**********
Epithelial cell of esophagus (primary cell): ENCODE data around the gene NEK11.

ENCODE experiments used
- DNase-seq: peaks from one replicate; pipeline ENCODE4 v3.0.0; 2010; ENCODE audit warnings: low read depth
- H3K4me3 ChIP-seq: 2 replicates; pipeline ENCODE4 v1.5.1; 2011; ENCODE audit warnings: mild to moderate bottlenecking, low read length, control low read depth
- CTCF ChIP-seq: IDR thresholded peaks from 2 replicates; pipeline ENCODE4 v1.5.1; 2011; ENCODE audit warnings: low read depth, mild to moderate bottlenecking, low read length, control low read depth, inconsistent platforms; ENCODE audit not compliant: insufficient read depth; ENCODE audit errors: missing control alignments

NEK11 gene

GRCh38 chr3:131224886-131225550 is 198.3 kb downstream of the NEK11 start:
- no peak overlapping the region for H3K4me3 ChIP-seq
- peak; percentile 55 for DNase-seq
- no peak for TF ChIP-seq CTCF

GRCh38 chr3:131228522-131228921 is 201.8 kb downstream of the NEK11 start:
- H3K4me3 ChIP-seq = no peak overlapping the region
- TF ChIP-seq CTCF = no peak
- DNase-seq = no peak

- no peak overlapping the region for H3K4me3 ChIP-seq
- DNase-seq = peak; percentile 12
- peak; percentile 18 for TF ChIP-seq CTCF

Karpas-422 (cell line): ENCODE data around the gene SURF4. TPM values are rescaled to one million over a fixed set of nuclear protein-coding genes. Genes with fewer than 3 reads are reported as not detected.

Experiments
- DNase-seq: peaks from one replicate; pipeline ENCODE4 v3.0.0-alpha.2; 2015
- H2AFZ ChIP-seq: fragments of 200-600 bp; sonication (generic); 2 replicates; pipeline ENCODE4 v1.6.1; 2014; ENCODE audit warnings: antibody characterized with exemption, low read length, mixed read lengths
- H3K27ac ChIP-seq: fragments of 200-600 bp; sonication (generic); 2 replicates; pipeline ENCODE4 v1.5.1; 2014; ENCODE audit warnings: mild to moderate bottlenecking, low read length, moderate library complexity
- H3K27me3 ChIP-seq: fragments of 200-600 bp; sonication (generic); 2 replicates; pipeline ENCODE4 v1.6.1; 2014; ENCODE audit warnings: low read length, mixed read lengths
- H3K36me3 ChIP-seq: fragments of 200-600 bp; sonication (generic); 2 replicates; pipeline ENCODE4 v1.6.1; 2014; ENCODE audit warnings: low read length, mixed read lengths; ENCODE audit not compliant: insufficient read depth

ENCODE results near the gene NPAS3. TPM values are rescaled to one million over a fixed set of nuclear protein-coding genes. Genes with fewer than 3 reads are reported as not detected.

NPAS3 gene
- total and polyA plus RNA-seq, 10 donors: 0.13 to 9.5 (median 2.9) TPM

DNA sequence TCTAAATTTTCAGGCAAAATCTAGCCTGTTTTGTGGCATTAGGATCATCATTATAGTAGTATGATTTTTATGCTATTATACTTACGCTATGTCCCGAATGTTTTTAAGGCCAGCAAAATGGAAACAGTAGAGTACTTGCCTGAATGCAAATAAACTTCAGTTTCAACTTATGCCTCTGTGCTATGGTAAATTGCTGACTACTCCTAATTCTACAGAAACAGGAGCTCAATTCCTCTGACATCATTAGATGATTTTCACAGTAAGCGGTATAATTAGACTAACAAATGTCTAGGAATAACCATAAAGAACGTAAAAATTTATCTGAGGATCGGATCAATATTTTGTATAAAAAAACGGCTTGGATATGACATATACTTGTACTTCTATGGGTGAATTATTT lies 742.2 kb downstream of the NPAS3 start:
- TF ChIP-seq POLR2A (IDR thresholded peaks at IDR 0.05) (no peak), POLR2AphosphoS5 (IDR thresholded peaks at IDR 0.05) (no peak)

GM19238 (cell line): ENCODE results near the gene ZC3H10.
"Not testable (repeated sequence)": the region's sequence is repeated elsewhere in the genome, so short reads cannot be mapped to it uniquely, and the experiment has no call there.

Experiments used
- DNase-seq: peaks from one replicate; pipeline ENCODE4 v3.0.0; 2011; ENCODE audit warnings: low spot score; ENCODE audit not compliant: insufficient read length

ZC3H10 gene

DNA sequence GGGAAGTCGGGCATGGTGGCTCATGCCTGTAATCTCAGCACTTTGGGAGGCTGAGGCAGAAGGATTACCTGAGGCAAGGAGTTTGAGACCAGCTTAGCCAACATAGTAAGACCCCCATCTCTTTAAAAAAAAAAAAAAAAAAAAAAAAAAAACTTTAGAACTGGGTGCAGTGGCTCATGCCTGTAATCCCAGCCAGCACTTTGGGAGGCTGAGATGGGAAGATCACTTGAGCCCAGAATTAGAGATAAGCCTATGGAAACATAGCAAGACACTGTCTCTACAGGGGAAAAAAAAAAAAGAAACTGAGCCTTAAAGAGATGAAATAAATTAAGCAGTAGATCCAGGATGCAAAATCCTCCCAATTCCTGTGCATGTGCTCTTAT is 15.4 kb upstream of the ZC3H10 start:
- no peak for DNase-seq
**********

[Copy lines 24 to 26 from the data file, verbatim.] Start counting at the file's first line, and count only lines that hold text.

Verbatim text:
- H3K36me3 ChIP-seq: fragments of 200-600 bp; sonication (generic); 2 replicates; pipeline ENCODE4 v1.6.1; 2014; ENCODE audit warnings: low read length, mixed read lengths; ENCODE audit not compliant: insufficient read depth

ENCODE results near the gene NPAS3. TPM values are rescaled to one million over a fixed set of nuclear protein-coding genes. Genes with fewer than 3 reads are reported as not detected.

NPAS3 gene